San Diego, CA 92101
jpb@cwsl.edu

www.redinocente.org
www.californiainnocenceproject.org

Friday’s Quick Clicks…

Monday’s Quick Clicks…

Tuesday’s Quick Clicks…

  • Man exonerated of rape charges in Sweden after 10 years in prison; now Sweden’s long-serving exoneree
  • In China, a long road to justice in recent double exoneration case
  • Rob Warden writes that the death April 20 of Rubin “Hurricane” Carter, middleweight prizefighter, heavyweight champion of the wrongfully convicted, is a vivid reminder of a plague that has long corrupted the criminal justice system — perjury by prosecution witnesses who have ulterior motives to lie.  Article….
  • Alaska Innocence Project gearing up for May hearing in the Fairbanks Four case
  • Article on how bad science leads to wrongful convictions
  • New judges’ training program in Bangladesh warns new judges to be vigilante against wrongful convictions
  • More strange twists and turns in the Montana case of Cody Marble

Friday’s Quick Clicks…

Breaking News: Court Decides to Reopen Hakamada Case

Previous posts on Hakamada case here and here.

This is a case from 1966. Iwao Hakamada has been held in confinement for 48 years. He is at Tokyo Detention Center, on death row.

Shizuoka District Court granted Hakamada’s petition for retrial today, saying that a new DNA testing result indicates that one crutial piece of evidence did not come from Hakamada.

It is the 6th time since 1945 that the courts grant a retrial in a death penalty case. However, the prosecutors still have a chance to appeal the decision.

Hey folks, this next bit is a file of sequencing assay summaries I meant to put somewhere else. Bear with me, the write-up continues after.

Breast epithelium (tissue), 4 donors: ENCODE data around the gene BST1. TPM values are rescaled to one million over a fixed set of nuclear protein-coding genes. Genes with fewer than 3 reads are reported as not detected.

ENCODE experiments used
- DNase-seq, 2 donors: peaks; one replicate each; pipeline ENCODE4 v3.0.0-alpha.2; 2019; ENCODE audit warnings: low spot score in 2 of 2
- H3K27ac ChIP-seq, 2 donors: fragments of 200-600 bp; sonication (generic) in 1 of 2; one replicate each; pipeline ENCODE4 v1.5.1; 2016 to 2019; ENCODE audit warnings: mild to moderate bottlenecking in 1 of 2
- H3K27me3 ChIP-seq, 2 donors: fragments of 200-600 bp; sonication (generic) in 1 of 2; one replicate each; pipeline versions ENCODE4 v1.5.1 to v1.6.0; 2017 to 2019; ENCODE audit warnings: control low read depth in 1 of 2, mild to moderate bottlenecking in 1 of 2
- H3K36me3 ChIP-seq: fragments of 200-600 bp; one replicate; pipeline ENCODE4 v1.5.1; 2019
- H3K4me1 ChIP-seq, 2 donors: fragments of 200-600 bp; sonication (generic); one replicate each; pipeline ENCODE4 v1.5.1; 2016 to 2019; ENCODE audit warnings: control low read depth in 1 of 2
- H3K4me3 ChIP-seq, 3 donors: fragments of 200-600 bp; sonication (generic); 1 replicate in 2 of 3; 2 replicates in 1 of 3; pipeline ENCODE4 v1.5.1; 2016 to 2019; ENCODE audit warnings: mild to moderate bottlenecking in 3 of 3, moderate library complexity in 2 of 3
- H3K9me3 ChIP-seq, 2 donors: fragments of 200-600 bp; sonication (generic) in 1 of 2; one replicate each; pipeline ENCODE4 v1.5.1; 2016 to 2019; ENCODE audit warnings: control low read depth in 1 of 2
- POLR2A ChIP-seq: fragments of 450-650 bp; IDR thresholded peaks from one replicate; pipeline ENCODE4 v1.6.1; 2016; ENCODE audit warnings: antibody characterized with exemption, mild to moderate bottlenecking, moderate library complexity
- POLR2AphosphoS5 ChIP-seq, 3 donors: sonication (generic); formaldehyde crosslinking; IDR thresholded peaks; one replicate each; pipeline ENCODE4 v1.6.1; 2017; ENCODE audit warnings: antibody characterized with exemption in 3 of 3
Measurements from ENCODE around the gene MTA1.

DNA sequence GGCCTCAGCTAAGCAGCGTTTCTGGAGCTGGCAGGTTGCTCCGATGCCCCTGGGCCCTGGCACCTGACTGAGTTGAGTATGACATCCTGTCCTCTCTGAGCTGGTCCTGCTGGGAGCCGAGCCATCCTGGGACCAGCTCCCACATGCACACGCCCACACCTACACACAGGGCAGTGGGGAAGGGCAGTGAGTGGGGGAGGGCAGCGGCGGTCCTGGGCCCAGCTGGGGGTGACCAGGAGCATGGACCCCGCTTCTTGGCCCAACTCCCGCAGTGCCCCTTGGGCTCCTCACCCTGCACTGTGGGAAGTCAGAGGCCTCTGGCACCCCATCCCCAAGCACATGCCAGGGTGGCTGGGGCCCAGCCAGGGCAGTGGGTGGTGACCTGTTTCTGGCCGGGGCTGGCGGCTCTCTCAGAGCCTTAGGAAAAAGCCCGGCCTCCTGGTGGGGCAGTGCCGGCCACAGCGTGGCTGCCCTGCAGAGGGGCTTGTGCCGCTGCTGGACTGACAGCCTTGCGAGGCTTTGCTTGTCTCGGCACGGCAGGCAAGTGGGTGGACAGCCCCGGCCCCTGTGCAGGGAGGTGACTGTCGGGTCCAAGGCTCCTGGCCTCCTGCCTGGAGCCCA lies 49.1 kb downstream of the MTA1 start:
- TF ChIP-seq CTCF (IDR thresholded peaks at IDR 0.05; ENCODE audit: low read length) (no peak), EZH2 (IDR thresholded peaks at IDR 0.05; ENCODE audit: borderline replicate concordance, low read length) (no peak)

PostScript:
Iwao Hakamada was released from the Tokyo Detention Center at around 17:20 JST on March 27th, 2014.

From Mainichi Shimbun News:
Court decides to reopen 1966 murder of 4

SHIZUOKA, Japan (Kyodo) — The Shizuoka District Court decided Thursday to reopen a high-profile 1966 murder case in which a former professional boxer has been on death row for more than 30 years for killing four people.

The court also decided to suspend the death penalty for Iwao Hakamada, 78, who was convicted of murdering Fujio Hashimoto, 41-year-old managing director of a soybean processing firm, his wife and their two children and setting fire to their home on June 30, 1966, in Shimizu city, Shizuoka Prefecture, which is now a part of Shizuoka city, as well as his detention.

During the petition for a retrial, his defense lawyers obtained DNA test results that indicated the DNA-type from blood stains detected on five pieces of clothing, which were said to have been worn by the culprit, is different from Hakamada’s.

Accepting the argument, Presiding Judge Hiroaki Murayama said, “The clothes were not those of the defendant,” indicating the possibility that investigators had fabricated the evidence.

Murayama also said, “It is unjust to detain the defendant further, as the possibility of his innocence has become clear to a respectable degree.”

It is the sixth time in postwar Japan that a court has approved a retrial for a defendant for whom capital punishment had been finalized. Of the other five, four were acquitted.

Hakamada, a live-in employee at the soybean processing firm, temporarily admitted to the charges after being arrested in August 1966, but changed his plea to one of innocence from the first court hearing.

Despite his plea, the Shizuoka District Court sentenced him to death in 1968, with the sentence finalized by the Supreme Court in 1980.

He filed his first appeal for a retrial in 1981, which was rejected by the top court in 2008, prompting his sister Hideko, 81, to file a second appeal immediately.